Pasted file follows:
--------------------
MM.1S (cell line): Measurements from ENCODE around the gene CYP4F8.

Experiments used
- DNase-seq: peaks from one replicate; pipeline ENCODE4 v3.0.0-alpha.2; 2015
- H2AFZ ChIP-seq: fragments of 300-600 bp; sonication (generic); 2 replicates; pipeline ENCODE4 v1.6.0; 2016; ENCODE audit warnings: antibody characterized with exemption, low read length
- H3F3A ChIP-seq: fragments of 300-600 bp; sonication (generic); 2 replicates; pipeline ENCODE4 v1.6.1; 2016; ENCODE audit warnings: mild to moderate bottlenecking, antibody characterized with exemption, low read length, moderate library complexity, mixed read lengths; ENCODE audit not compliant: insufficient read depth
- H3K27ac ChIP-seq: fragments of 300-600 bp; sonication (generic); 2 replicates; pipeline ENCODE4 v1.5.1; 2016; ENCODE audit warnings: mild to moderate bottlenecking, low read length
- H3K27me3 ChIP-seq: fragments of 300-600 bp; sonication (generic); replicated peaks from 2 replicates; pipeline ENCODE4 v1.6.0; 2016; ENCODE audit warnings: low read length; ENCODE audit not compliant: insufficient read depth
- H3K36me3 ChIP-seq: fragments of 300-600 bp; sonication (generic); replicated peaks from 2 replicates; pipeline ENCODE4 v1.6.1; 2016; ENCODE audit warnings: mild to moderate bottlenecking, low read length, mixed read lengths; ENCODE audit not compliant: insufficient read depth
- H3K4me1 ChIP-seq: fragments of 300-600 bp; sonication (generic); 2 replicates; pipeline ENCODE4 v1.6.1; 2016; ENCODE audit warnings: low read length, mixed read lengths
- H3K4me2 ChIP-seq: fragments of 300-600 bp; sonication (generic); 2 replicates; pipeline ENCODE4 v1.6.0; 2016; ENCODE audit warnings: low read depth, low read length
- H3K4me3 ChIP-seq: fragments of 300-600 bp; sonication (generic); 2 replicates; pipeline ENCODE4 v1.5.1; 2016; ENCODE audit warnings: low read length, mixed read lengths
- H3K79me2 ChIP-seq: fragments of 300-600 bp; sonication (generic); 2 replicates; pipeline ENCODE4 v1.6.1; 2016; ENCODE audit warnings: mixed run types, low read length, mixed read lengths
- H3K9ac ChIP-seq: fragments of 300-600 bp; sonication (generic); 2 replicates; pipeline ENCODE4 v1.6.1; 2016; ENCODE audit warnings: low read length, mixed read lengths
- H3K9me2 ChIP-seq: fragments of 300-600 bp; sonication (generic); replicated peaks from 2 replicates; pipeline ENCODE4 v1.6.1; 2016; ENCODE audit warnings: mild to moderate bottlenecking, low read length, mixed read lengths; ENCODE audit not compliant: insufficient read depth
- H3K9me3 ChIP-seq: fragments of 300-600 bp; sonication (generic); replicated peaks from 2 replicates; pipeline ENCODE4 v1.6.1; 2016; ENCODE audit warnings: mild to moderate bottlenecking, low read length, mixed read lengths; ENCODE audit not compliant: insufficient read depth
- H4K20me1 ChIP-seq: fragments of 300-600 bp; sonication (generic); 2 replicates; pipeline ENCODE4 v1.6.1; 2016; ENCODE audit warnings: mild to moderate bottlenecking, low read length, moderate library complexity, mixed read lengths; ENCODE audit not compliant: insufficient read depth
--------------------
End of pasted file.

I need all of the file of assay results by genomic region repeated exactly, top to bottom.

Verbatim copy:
MM.1S (cell line): Measurements from ENCODE around the gene CYP4F8.

Experiments used
- DNase-seq: peaks from one replicate; pipeline ENCODE4 v3.0.0-alpha.2; 2015
- H2AFZ ChIP-seq: fragments of 300-600 bp; sonication (generic); 2 replicates; pipeline ENCODE4 v1.6.0; 2016; ENCODE audit warnings: antibody characterized with exemption, low read length
- H3F3A ChIP-seq: fragments of 300-600 bp; sonication (generic); 2 replicates; pipeline ENCODE4 v1.6.1; 2016; ENCODE audit warnings: mild to moderate bottlenecking, antibody characterized with exemption, low read length, moderate library complexity, mixed read lengths; ENCODE audit not compliant: insufficient read depth
- H3K27ac ChIP-seq: fragments of 300-600 bp; sonication (generic); 2 replicates; pipeline ENCODE4 v1.5.1; 2016; ENCODE audit warnings: mild to moderate bottlenecking, low read length
- H3K27me3 ChIP-seq: fragments of 300-600 bp; sonication (generic); replicated peaks from 2 replicates; pipeline ENCODE4 v1.6.0; 2016; ENCODE audit warnings: low read length; ENCODE audit not compliant: insufficient read depth
- H3K36me3 ChIP-seq: fragments of 300-600 bp; sonication (generic); replicated peaks from 2 replicates; pipeline ENCODE4 v1.6.1; 2016; ENCODE audit warnings: mild to moderate bottlenecking, low read length, mixed read lengths; ENCODE audit not compliant: insufficient read depth
- H3K4me1 ChIP-seq: fragments of 300-600 bp; sonication (generic); 2 replicates; pipeline ENCODE4 v1.6.1; 2016; ENCODE audit warnings: low read length, mixed read lengths
- H3K4me2 ChIP-seq: fragments of 300-600 bp; sonication (generic); 2 replicates; pipeline ENCODE4 v1.6.0; 2016; ENCODE audit warnings: low read depth, low read length
- H3K4me3 ChIP-seq: fragments of 300-600 bp; sonication (generic); 2 replicates; pipeline ENCODE4 v1.5.1; 2016; ENCODE audit warnings: low read length, mixed read lengths
- H3K79me2 ChIP-seq: fragments of 300-600 bp; sonication (generic); 2 replicates; pipeline ENCODE4 v1.6.1; 2016; ENCODE audit warnings: mixed run types, low read length, mixed read lengths
- H3K9ac ChIP-seq: fragments of 300-600 bp; sonication (generic); 2 replicates; pipeline ENCODE4 v1.6.1; 2016; ENCODE audit warnings: low read length, mixed read lengths
- H3K9me2 ChIP-seq: fragments of 300-600 bp; sonication (generic); replicated peaks from 2 replicates; pipeline ENCODE4 v1.6.1; 2016; ENCODE audit warnings: mild to moderate bottlenecking, low read length, mixed read lengths; ENCODE audit not compliant: insufficient read depth
- H3K9me3 ChIP-seq: fragments of 300-600 bp; sonication (generic); replicated peaks from 2 replicates; pipeline ENCODE4 v1.6.1; 2016; ENCODE audit warnings: mild to moderate bottlenecking, low read length, mixed read lengths; ENCODE audit not compliant: insufficient read depth
- H4K20me1 ChIP-seq: fragments of 300-600 bp; sonication (generic); 2 replicates; pipeline ENCODE4 v1.6.1; 2016; ENCODE audit warnings: mild to moderate bottlenecking, low read length, moderate library complexity, mixed read lengths; ENCODE audit not compliant: insufficient read depth